This is a 1944 Navy Education Services pictorial wall map of the Southwest Pacific which, unlike many other examples of this map, has never been folded. A critical theater in the Pacific War, the map depicts the region from Celebes in Indonesia to the Marshall and Gilbert Islands and from the Philippines and the Marianas Islands to New Zealand.
Understanding the Map Itself
The central map follows events in the Pacific War that take place over a period of more than two years. The orange arrows follow the Imperial Japanese offensive south that began in December 1941 – January 1942 through the Philippines, Indonesia, and New Guinea to the Solomon Islands and Guadalcanal, where the United States undertakes their first offensive of the war. While the invasion of Guadalcanal is not marked by a specific date and text box, a large blue arrow marks the American landing and the crooked yellow line marks the staunch Allied defense of the island that lasted for months. Other blue arrows indicate areas of successive Allied raids and landings. Some of these, such as raids against Truk and Guam and the landings on Tarawa and in the Marshalls, are supplemented with small text boxes. An area of light orange illustrates the furthest reach of the Japanese advance in the South Pacific, while a white dotted line helps viewers visualize the progress the Allies had made form the beginning of the war until the end of April 1944. An inset in the lower left corner provides some context as well, informing viewers that 'approximately five United States could be contained' in the area depicted on the map.
An Exploration of the Rest of the Content
Aside from the central map that focuses on the geography of the events of the Pacific War in the Southwest Pacific, the map's creators included amazing supplementary educational content about the area. Short descriptions of twelve different islands and atolls are situated below the title and provide the viewer with short summaries of each one's 'history of discovery', climate, and appearance, including New Guinea, the Gilbert Islands, and the Marshall Islands, which had already been taken, or were actively being fought over, when this map was published. Others, such as the Marianas and the Philippines, would become battlegrounds before 1944 was over. Below these summaries sits a chronological history of the Solomons Campaign, which everyone looking at this piece in 1944 would have been at least slightly familiar with due to the campaign's importance. Thirteen different actions, both naval battles and land assaults, are recounted, with each one numerically identified on the corresponding map. Then, in the lower right quadrant, pseudo-ethnographic sketches of the 'peoples of the Pacific' are included. These are present likely to prepare service members for their inevitable encounters with them, and perhaps even to help them understand that not all the peoples of the region are the same. Also, it is important to remember that this map, and the others in the NavWarMap series, were created both to inform, but also to motivate, Allied soldiers, sailors, and airmen.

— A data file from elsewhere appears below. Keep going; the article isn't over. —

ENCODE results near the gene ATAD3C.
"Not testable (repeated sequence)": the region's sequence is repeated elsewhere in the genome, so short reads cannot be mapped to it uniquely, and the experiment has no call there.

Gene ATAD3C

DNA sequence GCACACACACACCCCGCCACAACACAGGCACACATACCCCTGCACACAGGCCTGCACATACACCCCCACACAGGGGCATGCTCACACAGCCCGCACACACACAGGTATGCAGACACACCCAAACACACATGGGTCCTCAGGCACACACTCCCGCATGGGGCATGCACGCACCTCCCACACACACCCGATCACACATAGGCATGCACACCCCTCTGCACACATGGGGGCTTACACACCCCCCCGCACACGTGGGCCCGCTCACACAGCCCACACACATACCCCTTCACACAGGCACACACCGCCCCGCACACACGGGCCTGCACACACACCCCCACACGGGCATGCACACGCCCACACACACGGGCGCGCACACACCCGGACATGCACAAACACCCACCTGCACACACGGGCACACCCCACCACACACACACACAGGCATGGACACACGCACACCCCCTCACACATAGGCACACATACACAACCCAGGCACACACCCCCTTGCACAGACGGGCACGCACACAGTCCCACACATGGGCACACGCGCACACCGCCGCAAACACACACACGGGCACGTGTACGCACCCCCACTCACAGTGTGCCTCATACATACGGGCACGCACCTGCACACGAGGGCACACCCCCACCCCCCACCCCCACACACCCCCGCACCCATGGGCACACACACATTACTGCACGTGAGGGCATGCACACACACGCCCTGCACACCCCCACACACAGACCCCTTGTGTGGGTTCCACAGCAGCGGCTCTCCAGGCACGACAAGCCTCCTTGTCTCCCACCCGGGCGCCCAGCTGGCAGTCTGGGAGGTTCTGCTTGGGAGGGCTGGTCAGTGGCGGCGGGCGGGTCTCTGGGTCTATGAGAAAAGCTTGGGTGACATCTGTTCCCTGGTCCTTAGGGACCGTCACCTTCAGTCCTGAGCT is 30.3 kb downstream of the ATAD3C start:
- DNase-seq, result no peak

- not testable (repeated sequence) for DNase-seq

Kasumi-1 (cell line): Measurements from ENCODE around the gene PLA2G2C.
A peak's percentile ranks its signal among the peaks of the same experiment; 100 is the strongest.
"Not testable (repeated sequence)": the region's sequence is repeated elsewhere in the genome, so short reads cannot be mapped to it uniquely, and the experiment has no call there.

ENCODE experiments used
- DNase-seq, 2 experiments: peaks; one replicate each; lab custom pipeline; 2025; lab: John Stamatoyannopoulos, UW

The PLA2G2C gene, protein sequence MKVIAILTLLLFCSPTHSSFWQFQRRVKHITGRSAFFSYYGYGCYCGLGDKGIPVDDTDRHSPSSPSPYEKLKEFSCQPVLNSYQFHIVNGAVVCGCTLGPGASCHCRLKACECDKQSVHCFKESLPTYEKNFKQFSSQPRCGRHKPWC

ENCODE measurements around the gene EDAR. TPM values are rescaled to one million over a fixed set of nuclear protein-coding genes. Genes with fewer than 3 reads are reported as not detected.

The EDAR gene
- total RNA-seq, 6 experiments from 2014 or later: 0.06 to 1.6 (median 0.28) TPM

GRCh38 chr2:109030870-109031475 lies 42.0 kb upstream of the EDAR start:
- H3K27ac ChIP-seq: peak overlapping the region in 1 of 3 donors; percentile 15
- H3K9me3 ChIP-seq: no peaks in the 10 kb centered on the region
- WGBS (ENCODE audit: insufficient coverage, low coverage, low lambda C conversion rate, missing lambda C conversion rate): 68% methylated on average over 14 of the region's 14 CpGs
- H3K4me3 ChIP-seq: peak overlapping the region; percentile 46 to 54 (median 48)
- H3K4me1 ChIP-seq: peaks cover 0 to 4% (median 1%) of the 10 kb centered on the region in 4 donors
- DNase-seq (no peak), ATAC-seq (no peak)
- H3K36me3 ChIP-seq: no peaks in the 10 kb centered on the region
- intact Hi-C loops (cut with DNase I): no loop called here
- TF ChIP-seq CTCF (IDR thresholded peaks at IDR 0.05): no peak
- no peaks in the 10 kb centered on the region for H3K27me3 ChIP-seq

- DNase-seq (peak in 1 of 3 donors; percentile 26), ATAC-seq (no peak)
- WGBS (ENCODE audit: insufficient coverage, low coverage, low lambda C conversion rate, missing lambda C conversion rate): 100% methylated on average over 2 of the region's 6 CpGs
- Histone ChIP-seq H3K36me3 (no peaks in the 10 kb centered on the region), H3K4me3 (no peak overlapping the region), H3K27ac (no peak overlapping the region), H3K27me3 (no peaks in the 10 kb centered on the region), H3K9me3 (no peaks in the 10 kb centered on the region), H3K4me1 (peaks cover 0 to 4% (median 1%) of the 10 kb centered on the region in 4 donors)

The NavWarMap Series
NavWarMap No. 5 Southwest Pacific is part of a series of six maps that was created by the Bureau of Naval Personnel, which was part of the Navy Department. These include:
- NavWarMap No. 1 The Mediterranean
- NavWarMap No. 2 The South China Sea Area
- NavWarMap No. 3 World War II in the North Sea Area
- NavWarMap No. 4 The North Pacific Area
- NavWarMap No. 5 Southwest Pacific
- NavWarMap No. 6 We Fight a Global War
These maps were then distributed by the Educational Services Section of the Bureau of Naval Personnel. It is unclear exactly what the duties of the Educational Services Section entailed, but we believe that these maps were created to help educate and train naval and marine corps personnel, as the Navy believed that created more effective sailors and marines. These maps were printed in both single- and double-sided versions. We have been unable to ascertain why both versions were printed.
Publication History and Census
This map was created within the Bureau of Naval Personnel, most likely by the training division, and distributed by the Educational Services Section. Usually, when we encounter examples of maps from this series, they have been folded. Here, surprisingly, this example has never been folded, giving it a pristine appearance that most from this series do not have. No OCLC references exist for the individual maps. One OCLC entry catalogues nine institutions that possess the entire set of six in their collection, which are: Franklin and Marshall College, the Ohio State University, the University of Michigan, the University of Wisconsin, the Wisconsin Historical Society, the University of Florida, Idaho State University, the National Library of Australia, and Monash University in Clayton, Australia.
Very good. Even overall toning. No fold lines. Blank on verso.